Last night I took my two boys to see their sister in her school play.  The only thing more dreadful than attending a middle school play is to watch a middle school girls basketball game.   Even hockey games have higher scores!   As you can imagine, the last thing two boys want to do is attend their sister’s school play on a Saturday night.   Complaints abounded.  “Do we have to?”   “She doesn’t care if we go!”   “Dad, it will be boring.”   “Her part isn’t that big, can’t we just watch her scene and leave?”   I have to say, their complaints were convincing, if not compelling.  I was certainly tempted to leave them home.  I realized at that moment I was raising two attorneys.   Unmoved, we all went to the play.  To their chagrin, I even sat in the very front row.   They were not going to miss their sister’s theatrical debut.   As they both sat sullen in the front row, I watched their transformation.  As the play went on, they both stared at the actors in front of them.  They laughed at all the right moments.   It was obvious, they were actually engaged and enjoying themselves.  As a parent, I sat relieved.  Relieved I didn’t cave to their complaints.  Relieved that I had committed to doing the right thing, even if it made me unpopular.  Relieved that they were enjoying themselves.   As we left, my older son looked at me sheepishly and said, “Dad, thanks for making us go.  I enjoyed it.”   All parents cherish those rare moments.   The battle was worth it.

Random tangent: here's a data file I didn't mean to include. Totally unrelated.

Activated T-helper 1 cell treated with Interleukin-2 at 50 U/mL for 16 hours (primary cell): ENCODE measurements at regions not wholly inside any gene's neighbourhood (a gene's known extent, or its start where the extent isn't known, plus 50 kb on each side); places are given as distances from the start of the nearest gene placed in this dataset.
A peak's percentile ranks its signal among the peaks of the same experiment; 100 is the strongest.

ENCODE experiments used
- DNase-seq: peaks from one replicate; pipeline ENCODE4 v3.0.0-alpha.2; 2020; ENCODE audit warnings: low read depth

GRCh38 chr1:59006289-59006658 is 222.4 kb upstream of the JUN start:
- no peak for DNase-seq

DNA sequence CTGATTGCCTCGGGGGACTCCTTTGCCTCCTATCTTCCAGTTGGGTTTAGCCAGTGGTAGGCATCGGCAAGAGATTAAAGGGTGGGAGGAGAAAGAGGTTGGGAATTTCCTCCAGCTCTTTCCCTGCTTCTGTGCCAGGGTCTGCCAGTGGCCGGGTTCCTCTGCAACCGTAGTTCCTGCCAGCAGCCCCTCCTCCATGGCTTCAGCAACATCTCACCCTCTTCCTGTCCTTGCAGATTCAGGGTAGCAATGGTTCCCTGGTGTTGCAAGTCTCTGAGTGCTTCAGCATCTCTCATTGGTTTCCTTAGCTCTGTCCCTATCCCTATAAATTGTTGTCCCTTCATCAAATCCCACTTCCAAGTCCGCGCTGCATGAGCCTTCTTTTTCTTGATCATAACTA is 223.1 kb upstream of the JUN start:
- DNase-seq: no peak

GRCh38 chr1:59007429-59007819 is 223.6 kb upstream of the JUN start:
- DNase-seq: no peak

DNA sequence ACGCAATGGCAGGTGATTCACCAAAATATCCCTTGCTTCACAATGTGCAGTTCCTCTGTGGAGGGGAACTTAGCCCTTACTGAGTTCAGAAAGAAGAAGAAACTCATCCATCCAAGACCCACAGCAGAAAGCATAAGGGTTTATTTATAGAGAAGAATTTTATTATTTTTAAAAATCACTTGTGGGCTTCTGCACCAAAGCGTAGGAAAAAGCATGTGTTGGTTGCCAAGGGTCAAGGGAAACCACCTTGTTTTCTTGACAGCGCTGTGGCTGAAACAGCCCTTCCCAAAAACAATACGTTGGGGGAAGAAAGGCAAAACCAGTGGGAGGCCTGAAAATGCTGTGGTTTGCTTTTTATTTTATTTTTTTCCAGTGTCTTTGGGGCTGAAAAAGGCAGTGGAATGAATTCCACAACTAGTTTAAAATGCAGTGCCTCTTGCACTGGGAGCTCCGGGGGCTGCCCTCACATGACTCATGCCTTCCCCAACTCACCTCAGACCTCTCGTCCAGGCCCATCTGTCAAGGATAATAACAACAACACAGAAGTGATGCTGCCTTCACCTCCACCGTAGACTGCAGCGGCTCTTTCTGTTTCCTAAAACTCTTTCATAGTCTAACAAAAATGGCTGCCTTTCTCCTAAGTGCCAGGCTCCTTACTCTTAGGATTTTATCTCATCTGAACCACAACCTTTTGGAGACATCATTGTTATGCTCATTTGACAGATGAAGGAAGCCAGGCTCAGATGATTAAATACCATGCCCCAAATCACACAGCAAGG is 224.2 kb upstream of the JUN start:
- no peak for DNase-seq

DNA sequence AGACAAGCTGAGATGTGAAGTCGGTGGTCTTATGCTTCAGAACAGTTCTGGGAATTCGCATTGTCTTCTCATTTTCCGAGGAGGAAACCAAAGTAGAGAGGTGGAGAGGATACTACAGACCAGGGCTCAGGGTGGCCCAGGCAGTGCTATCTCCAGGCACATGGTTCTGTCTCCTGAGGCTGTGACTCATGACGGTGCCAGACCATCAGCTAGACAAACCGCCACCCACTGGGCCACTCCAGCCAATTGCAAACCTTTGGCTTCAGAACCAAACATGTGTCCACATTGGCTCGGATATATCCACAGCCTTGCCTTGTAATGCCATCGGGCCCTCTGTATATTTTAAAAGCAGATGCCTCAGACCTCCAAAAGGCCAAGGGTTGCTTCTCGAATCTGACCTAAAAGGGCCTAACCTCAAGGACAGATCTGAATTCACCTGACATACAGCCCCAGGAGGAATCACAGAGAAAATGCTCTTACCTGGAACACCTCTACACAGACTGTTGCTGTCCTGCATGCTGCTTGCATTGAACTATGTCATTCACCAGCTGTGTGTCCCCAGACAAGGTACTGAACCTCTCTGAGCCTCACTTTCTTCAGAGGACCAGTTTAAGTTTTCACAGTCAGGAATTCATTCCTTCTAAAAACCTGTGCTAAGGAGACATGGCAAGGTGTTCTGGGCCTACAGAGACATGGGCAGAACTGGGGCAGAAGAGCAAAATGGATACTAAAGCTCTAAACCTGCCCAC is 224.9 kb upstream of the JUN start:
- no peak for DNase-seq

In those moments, clarity is gifted to me.   I see life more clearly.  I slowly begin to understand why God allows us to endure certain trials.  Now I understand why we must be forced, at times, to do things we don’t want to do.   We buck, we complain, we cry and whine and yet God, often silent, remains unmoved.   Only after the experience, do we learn the lesson.  Only after the pain, do we see the purpose.  Only after the trial, do we learn to trust.  He does know what He’s doing, even when He seems like He doesn’t.   He doesn’t hate us, as we sometimes think in our adolescent faith.  He doesn’t want us miserable, though His decisions may make us miserable.  He puts us in the front row and makes us uncomfortable knowing that transformation is around the corner, should we humble ourselves to see it.  He is far more interested in our holiness than our happiness and He loves us in spite of how we treat Him.